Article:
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Orange Is the New Black (explicit language)

Orange Is The New Black is an original Netflix show adapted from Piper Kerman’s book “Orange Is the New Black: My Year in a Women’s Prison.” The show focuses on Piper Chapman, a white middle-class woman in her 30s who is sentenced to 15 months in prison for a decade-old drug smuggling crime. The show has received acclaim for humanizing prisoners and highlighting their plight, particularly when it comes to systematic problems with the American prison system. This scene depicts “Black Cindy,” one of the show’s main characters, as she attempts to convert to Judaism. Sitting in the visitor’s room opposite Cindy, a rabbi expresses confusion as to why he has been asked to the prison. Cindy explains to him that he is part of her “Beit Din” (the Jewish Rabbinical Court), something she needs for her conversion. She says she is prepared to ask three times—”to be told no, and then no, and then yes, and then be a Jew”—and to take the name Tovah (which means good). After encountering some resistance from the rabbi, Cindy convinces him of her sincerity by explaining the tenets of Judaism that are meaningful to her. The scene ends with Cindy/Tovah learning that her conversion is not complete until she has a mikvah (a ritual bath of natural water where she is fully submerged while nude).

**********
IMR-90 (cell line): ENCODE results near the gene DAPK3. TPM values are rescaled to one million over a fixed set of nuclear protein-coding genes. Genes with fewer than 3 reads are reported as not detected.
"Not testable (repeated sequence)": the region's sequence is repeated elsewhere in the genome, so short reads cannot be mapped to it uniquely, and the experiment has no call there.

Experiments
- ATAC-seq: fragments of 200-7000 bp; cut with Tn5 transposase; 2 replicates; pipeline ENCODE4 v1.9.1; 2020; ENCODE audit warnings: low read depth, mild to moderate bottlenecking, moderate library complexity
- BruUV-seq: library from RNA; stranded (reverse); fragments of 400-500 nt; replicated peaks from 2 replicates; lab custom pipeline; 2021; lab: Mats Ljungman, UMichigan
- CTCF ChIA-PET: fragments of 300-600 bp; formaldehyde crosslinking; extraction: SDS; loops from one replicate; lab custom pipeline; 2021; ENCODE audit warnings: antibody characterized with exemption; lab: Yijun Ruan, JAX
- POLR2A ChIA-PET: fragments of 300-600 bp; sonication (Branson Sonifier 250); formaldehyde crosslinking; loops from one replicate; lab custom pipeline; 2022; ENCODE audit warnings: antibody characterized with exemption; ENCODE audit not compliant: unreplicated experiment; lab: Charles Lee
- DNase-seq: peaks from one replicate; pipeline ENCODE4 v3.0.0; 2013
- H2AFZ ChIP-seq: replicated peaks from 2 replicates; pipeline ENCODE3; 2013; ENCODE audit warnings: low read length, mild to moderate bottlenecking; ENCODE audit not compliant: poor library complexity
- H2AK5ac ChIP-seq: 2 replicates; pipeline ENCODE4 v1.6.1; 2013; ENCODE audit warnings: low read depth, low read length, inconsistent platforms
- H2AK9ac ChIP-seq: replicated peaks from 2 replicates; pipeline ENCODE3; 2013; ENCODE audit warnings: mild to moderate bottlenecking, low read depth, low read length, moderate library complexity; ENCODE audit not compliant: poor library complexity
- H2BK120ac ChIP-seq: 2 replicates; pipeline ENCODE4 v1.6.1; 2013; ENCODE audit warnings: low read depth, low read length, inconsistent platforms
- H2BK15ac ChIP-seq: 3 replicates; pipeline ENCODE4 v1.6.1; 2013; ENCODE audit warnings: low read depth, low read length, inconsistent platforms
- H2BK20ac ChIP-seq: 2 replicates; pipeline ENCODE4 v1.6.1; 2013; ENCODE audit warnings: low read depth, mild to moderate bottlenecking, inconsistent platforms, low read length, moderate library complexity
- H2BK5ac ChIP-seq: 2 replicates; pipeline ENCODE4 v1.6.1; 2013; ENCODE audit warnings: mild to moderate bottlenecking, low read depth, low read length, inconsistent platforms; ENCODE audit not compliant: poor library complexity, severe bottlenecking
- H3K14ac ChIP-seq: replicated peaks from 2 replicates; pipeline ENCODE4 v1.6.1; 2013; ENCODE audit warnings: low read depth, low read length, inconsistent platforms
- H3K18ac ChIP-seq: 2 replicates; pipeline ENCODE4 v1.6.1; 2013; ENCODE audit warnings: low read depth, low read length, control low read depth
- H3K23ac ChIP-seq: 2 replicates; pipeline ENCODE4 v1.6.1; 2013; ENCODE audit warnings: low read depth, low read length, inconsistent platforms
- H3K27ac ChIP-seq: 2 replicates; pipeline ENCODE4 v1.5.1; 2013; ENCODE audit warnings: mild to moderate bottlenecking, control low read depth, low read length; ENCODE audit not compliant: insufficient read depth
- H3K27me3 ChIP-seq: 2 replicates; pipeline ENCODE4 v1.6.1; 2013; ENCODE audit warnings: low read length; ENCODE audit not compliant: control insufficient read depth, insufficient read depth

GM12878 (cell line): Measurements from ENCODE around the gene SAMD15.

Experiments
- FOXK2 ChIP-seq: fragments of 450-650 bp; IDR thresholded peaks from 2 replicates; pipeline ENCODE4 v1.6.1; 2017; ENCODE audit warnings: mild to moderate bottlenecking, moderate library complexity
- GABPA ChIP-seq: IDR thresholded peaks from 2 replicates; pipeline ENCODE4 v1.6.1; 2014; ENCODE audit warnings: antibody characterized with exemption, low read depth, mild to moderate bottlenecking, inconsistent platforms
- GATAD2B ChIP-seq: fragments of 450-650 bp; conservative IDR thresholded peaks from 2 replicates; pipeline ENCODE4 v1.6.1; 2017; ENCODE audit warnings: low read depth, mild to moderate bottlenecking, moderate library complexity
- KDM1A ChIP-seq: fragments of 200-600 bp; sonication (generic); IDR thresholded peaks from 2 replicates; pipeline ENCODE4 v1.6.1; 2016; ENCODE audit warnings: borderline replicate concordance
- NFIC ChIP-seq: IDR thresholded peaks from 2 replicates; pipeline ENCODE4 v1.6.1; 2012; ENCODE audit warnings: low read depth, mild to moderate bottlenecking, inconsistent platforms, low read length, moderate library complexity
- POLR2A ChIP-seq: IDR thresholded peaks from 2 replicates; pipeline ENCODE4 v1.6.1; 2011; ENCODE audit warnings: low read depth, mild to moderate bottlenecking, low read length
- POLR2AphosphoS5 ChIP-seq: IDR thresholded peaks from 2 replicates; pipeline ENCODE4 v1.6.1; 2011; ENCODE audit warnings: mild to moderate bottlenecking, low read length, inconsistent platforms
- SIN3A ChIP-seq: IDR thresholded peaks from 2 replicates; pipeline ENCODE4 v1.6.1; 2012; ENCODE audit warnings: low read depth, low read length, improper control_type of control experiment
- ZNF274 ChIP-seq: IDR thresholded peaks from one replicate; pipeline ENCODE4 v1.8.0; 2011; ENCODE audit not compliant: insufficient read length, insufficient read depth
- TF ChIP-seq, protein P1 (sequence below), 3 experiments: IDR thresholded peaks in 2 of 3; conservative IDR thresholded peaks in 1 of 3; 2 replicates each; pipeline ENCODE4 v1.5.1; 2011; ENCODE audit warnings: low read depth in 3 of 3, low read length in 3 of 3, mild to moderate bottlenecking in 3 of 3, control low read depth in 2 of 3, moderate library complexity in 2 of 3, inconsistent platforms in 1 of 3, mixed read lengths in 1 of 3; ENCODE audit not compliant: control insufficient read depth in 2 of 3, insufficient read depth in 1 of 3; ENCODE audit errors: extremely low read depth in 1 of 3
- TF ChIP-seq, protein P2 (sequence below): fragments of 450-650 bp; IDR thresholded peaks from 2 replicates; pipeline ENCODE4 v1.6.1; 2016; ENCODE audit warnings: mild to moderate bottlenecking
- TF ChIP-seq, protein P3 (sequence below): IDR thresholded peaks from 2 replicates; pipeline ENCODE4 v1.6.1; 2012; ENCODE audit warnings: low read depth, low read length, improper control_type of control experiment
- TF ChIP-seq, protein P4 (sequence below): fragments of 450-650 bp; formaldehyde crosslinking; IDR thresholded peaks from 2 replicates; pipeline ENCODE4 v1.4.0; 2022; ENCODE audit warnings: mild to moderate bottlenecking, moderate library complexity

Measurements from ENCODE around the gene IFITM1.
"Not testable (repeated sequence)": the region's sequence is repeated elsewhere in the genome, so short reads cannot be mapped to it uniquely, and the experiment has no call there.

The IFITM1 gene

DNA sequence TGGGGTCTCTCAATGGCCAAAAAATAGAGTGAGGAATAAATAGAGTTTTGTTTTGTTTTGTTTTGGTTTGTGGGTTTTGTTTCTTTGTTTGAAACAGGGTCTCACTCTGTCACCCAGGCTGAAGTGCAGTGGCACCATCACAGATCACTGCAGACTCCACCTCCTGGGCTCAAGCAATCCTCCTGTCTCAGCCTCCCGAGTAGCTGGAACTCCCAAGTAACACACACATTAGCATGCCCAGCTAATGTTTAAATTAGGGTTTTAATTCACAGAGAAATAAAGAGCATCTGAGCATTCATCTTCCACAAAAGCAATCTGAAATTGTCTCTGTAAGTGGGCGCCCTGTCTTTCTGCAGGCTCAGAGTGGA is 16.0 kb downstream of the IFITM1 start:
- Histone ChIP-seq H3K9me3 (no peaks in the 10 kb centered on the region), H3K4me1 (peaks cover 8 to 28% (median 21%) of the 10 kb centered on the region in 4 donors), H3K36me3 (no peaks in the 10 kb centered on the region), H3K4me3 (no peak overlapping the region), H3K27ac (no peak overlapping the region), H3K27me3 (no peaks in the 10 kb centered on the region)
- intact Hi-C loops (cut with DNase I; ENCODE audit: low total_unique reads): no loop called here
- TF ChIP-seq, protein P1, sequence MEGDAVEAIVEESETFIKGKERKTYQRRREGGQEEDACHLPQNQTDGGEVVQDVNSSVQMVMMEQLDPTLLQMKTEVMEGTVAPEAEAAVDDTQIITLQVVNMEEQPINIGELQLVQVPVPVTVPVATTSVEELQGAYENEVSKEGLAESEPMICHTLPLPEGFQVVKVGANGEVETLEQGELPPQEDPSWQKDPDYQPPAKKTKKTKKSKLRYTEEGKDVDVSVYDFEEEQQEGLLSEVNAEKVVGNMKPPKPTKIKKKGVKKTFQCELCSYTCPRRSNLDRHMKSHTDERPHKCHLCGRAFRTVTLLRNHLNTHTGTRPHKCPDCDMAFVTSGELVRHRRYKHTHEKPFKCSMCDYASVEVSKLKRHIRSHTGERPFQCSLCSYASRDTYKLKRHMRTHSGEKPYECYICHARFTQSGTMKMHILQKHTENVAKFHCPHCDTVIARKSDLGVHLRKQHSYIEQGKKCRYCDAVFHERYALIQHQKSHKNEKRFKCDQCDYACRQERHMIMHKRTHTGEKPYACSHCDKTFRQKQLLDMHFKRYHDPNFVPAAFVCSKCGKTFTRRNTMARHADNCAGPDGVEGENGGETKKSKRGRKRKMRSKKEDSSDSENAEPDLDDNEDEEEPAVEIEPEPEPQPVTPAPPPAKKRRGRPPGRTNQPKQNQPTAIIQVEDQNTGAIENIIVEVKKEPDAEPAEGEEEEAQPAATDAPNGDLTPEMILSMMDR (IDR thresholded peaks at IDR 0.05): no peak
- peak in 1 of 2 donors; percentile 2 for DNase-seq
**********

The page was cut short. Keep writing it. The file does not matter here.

Why does Cindy want to convert to Judaism? What are the differences between Christianity and Judaism that she talks about, and how do they relate to her desire to convert?

What are the steps that Cindy needs to go through to convert to Judaism?

What does Boyle mean when she talks about Cindy becoming “a double-hated minority”?

What are some of the reasons for the rabbi’s skepticism at first? What are some of the unsaid reasons that he might be resistant? What changes his mind?


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